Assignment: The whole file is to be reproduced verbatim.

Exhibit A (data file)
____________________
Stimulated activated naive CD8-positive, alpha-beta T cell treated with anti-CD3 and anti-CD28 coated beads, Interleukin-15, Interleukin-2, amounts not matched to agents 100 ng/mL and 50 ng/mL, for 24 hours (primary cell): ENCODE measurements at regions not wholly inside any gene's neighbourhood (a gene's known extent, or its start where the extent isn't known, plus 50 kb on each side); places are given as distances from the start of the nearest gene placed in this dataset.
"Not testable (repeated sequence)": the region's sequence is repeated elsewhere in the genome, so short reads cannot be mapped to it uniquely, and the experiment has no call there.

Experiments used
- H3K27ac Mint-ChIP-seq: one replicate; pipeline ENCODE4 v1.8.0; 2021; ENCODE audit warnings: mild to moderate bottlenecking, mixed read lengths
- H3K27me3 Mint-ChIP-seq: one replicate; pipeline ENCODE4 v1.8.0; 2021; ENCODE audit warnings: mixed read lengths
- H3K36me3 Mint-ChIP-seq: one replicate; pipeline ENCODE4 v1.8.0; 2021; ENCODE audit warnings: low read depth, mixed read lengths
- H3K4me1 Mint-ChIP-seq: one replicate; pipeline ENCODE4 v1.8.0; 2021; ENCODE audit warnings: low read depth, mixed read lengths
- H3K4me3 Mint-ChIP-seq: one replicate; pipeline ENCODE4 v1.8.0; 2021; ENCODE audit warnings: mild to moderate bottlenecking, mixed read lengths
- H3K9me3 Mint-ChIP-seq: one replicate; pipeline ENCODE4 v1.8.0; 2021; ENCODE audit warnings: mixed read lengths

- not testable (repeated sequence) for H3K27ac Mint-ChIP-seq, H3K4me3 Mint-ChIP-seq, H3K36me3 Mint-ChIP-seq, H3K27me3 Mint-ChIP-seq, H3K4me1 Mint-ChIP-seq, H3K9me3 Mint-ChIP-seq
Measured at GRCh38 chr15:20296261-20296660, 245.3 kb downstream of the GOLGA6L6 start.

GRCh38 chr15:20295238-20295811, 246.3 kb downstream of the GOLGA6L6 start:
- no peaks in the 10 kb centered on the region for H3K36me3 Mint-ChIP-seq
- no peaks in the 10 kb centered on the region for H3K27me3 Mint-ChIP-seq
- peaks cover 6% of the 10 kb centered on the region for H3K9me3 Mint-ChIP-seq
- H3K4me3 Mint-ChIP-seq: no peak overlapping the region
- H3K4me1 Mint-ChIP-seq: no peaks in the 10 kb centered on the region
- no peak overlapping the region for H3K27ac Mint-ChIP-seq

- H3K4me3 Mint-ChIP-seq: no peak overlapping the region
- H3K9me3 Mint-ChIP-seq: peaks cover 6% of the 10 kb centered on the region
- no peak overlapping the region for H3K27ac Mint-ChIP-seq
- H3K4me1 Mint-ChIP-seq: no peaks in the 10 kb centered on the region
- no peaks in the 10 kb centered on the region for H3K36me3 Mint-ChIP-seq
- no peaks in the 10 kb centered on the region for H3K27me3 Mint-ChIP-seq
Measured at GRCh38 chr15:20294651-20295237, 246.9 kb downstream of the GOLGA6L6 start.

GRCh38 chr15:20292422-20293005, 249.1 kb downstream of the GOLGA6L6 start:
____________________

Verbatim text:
Stimulated activated naive CD8-positive, alpha-beta T cell treated with anti-CD3 and anti-CD28 coated beads, Interleukin-15, Interleukin-2, amounts not matched to agents 100 ng/mL and 50 ng/mL, for 24 hours (primary cell): ENCODE measurements at regions not wholly inside any gene's neighbourhood (a gene's known extent, or its start where the extent isn't known, plus 50 kb on each side); places are given as distances from the start of the nearest gene placed in this dataset.
"Not testable (repeated sequence)": the region's sequence is repeated elsewhere in the genome, so short reads cannot be mapped to it uniquely, and the experiment has no call there.

Experiments used
- H3K27ac Mint-ChIP-seq: one replicate; pipeline ENCODE4 v1.8.0; 2021; ENCODE audit warnings: mild to moderate bottlenecking, mixed read lengths
- H3K27me3 Mint-ChIP-seq: one replicate; pipeline ENCODE4 v1.8.0; 2021; ENCODE audit warnings: mixed read lengths
- H3K36me3 Mint-ChIP-seq: one replicate; pipeline ENCODE4 v1.8.0; 2021; ENCODE audit warnings: low read depth, mixed read lengths
- H3K4me1 Mint-ChIP-seq: one replicate; pipeline ENCODE4 v1.8.0; 2021; ENCODE audit warnings: low read depth, mixed read lengths
- H3K4me3 Mint-ChIP-seq: one replicate; pipeline ENCODE4 v1.8.0; 2021; ENCODE audit warnings: mild to moderate bottlenecking, mixed read lengths
- H3K9me3 Mint-ChIP-seq: one replicate; pipeline ENCODE4 v1.8.0; 2021; ENCODE audit warnings: mixed read lengths

- not testable (repeated sequence) for H3K27ac Mint-ChIP-seq, H3K4me3 Mint-ChIP-seq, H3K36me3 Mint-ChIP-seq, H3K27me3 Mint-ChIP-seq, H3K4me1 Mint-ChIP-seq, H3K9me3 Mint-ChIP-seq
Measured at GRCh38 chr15:20296261-20296660, 245.3 kb downstream of the GOLGA6L6 start.

GRCh38 chr15:20295238-20295811, 246.3 kb downstream of the GOLGA6L6 start:
- no peaks in the 10 kb centered on the region for H3K36me3 Mint-ChIP-seq
- no peaks in the 10 kb centered on the region for H3K27me3 Mint-ChIP-seq
- peaks cover 6% of the 10 kb centered on the region for H3K9me3 Mint-ChIP-seq
- H3K4me3 Mint-ChIP-seq: no peak overlapping the region
- H3K4me1 Mint-ChIP-seq: no peaks in the 10 kb centered on the region
- no peak overlapping the region for H3K27ac Mint-ChIP-seq

- H3K4me3 Mint-ChIP-seq: no peak overlapping the region
- H3K9me3 Mint-ChIP-seq: peaks cover 6% of the 10 kb centered on the region
- no peak overlapping the region for H3K27ac Mint-ChIP-seq
- H3K4me1 Mint-ChIP-seq: no peaks in the 10 kb centered on the region
- no peaks in the 10 kb centered on the region for H3K36me3 Mint-ChIP-seq
- no peaks in the 10 kb centered on the region for H3K27me3 Mint-ChIP-seq
Measured at GRCh38 chr15:20294651-20295237, 246.9 kb downstream of the GOLGA6L6 start.

GRCh38 chr15:20292422-20293005, 249.1 kb downstream of the GOLGA6L6 start: